Jeffrey Alvarado and Sue Lykins were in a good mood Thursday, relaxing in their nylon folding chairs inside a rectangular, open-ended pen of yellow “caution” tape, right at the spot where a bold red sign declared: “Line Forms Here.”
But they were on different shopping missions at the Toys R Us in west Norman: Lykins for the United Methodist Church in Alex; Alvarado for Shelby, his 8-year-old daughter. Alvarado, 30, from Moore, had the edge on Lykins. He'd been sitting outside the wide glass doors since 10 a.m. for the 5 p.m. opening. He was first.
Lykins said she wasn't worried. She and her four companions were next.
“It doesn't matter,” the 63-year-old said confidently. “He's not going to go in and buy the whole store himself.”
Alvarado smiled and slyly shot back, “That's what they think — but they don't know how much money I've got.”
While not the first time to happen, the sheer number of new “Black Thursday” bargains drove thousands of Oklahomans to national retailers offering seductive steals on Thanksgiving Day. Keeping track of the openings was like following the train schedules at Grand Central Station: Toys R Us had one of the earliest at 5 p.m., Walmart braced for 6 p.m. and other stores followed with openings each hour from 7 p.m. to midnight and beyond.
Alvarado's cousin, Gerika Taylor of Moore, thought it was a “little ridiculous” that the earlier Thursday openings were taking away from family time on a national holiday. And yes, she said, she was aware that she was in line, nonetheless. But it was for a good cause that's hard to argue with.
“We're sacrificing for the kids,” she said.
Lykins and her fellow church members spread out in force Thursday for a lot of kids. This year is the fourth anniversary of the church's toy giveaway. Small bands of members separately staked out several store openings in the metro area to spend a total of $4,000 on toys for needy parents, grandparents and guardians to pick up in December.
“We do it because it's so hard for some parents not to be able to put gifts under the tree for their children,” she said.
The Thursday head-starters engaged in some of the same tactics as their Black Friday counterparts. Jesus Cortes, 34, showed up Wednesday night at the Best Buy off Interstate 240 in south Oklahoma City. With no line yet, he slept in his car. His goal was to buy two 39-inch HDTVs for $169, among other items.
“I had to stay in the car because it was too cold,” he said. “I didn't sleep too well last night.”
By 8 a.m. Thursday, Cortes had pitched his tent, with sleeping bags, outside the store doors. He and his wife were first in a line of about 200 people that snaked around the side of the building. About 20 minutes before the 6 p.m. opening, the queue ended near a Dumpster at the back of the store.
About 25 spots behind Cortes, Jorge Guzman, a 20-year-old student at Oklahoma City Community College, had been waiting about three hours Thursday. His initial plan was to snag the new Sony PS4 gaming console for his little brother. That was before he found out about a Surface tablet PC on sale for $199.
“For a college student, that's like a steal,” he said.
Thanksgiving shoppers trickled into the Belle Isle Walmart Supercenter about 5 p.m., but soon rivers of shopping carts pushed by excited deal-seekers massed in lines throughout the store before its 6 o'clock bargain shopping start.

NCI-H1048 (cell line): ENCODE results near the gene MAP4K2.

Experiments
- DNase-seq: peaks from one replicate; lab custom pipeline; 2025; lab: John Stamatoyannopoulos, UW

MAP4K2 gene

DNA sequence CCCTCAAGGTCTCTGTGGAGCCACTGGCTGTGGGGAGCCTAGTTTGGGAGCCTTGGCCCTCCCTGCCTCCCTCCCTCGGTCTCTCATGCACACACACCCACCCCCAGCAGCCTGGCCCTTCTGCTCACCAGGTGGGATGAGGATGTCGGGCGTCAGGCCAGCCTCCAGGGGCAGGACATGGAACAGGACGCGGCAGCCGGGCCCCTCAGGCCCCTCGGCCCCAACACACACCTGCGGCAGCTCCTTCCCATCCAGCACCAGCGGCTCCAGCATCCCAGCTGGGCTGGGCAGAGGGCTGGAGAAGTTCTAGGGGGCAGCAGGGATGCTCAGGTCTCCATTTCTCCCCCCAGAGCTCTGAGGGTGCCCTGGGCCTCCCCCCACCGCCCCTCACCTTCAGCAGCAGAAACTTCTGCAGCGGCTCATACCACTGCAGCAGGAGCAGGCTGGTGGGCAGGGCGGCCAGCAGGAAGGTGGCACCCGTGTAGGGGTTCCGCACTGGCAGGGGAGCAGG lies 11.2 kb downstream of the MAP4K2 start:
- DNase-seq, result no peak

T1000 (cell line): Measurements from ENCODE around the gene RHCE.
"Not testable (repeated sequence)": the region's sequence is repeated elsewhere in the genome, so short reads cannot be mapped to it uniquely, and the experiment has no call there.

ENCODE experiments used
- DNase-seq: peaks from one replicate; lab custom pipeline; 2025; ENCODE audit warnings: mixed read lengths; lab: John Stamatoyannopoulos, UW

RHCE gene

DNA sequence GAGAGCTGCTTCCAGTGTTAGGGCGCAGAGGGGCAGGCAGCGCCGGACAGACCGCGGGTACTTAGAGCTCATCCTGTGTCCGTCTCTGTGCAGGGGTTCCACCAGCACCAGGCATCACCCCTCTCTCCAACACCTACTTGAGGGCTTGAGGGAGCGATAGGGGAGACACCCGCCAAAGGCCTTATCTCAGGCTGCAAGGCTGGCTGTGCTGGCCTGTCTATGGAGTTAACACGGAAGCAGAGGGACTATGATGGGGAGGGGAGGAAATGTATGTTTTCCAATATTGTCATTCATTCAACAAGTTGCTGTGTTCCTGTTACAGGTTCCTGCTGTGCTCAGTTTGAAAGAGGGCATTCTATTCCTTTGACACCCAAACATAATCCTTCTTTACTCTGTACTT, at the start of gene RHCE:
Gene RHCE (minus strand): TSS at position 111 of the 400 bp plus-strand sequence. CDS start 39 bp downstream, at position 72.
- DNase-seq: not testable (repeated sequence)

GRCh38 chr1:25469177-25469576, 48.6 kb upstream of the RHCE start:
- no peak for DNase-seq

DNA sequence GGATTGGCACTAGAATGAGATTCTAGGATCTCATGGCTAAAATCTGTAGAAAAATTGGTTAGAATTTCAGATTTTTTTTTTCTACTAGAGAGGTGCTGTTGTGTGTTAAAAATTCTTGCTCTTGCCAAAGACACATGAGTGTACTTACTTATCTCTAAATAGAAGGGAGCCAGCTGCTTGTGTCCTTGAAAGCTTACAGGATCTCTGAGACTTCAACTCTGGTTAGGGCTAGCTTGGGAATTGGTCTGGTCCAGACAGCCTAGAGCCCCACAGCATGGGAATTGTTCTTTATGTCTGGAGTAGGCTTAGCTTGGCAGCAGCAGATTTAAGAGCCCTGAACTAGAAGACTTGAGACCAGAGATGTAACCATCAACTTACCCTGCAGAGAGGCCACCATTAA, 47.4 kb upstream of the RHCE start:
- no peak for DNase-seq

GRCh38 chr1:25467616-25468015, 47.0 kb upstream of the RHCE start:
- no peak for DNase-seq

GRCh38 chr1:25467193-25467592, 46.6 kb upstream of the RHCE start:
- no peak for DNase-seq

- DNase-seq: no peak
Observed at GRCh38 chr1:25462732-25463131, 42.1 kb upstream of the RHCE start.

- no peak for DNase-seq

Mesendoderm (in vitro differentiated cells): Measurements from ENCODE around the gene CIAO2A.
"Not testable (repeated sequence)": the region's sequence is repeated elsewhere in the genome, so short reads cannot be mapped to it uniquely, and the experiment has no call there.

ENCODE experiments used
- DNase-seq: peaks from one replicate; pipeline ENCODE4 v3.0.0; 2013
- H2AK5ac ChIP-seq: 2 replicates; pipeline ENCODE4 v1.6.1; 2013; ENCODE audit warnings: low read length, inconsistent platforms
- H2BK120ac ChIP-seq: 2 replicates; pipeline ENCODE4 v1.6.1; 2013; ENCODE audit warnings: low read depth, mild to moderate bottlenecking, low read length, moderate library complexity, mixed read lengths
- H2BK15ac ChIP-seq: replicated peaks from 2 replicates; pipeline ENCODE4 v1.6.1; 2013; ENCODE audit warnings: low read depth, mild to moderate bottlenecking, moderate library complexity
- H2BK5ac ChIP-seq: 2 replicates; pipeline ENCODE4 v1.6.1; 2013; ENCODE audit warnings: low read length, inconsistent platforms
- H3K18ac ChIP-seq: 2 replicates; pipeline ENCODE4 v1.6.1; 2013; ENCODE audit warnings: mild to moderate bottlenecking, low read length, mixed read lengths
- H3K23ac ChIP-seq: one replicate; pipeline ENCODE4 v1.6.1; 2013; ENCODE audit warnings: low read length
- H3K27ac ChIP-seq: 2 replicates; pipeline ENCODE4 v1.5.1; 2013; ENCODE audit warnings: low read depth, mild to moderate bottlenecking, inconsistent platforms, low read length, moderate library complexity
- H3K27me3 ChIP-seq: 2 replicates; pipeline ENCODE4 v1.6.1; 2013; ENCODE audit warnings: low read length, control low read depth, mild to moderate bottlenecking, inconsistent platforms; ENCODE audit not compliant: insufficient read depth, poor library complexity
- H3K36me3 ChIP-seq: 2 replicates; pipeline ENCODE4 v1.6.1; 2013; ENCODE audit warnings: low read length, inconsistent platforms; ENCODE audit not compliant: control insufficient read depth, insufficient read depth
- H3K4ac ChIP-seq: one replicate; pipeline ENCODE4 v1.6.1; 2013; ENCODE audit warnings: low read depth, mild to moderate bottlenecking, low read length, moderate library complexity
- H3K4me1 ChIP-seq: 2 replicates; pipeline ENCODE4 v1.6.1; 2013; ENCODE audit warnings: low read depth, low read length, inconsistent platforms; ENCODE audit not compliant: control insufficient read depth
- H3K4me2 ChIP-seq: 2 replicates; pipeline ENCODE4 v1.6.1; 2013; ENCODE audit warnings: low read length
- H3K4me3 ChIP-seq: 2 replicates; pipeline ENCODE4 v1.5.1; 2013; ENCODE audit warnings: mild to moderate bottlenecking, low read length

With shoppers not wanting to miss out on deals, other waiting shoppers discussed the chain's one-hour guarantee. It basically promises customers that if they are waiting in line at the appointed hour, they'll be able to buy the merchandise at the discounted price sometime before Christmas.
Walmart spokeswoman Molly Blakeman said the company understands the frustration of waiting in line during the holiday season and found that the guarantee takes away some of the angst customers can feel during the shopping season.
“We consider this the Super Bowl of retail,” Blakeman said. “We now have seven times the number of one-hour guarantee items. … Our shoppers are smart and savvy and they're looking to find great deals for themselves and friends and family.”
Jason Stringfellow, 42, of Bentonville, Ark., and Oklahoma City's Tom Conroe, 39, walked out quickly with a portable basketball system, a basketball and a Disney Little Mermaid guitar for loved ones.
“This system really worked well for us,” Conroe said.
Meanwhile, Ruby Jones, who had just finished Thanksgiving dinner at her sister's home in Spencer, sat comfortably on a bench waiting for her daughter's buys. She said she plans to give her eight grandchildren money and a holiday card, but has her eye on a low-priced TV.
“It's a good deal, and I plan on getting myself one,” Jones said.
Katie Lewis, 23, of Oklahoma City, had just shopped with her stepmother, Hope Baugh, 36, as they pushed their full shopping cart out of Walmart. They bought a $98 carpet cleaner, folding scooters and Lego sets on sale for $15.
“It can get a little crazy and some people can have some attitude during Black Friday,” Baugh said, “but there are some really good deals, too.”
Outside of Penn Square Mall, while lines began to form before 8 p.m., Ricky Hernandez, 19, had waited for the doors to open since 6:30. He said he hoped to purchase some jewelry and a purse for his girlfriend, a Microsoft Surface tablet, as well as some gift cards.
Sitting beside Hernandez, Lorrie Pastorello, 36, of El Reno, had the same idea about buying the tablet.
“It's a good deal,” she said.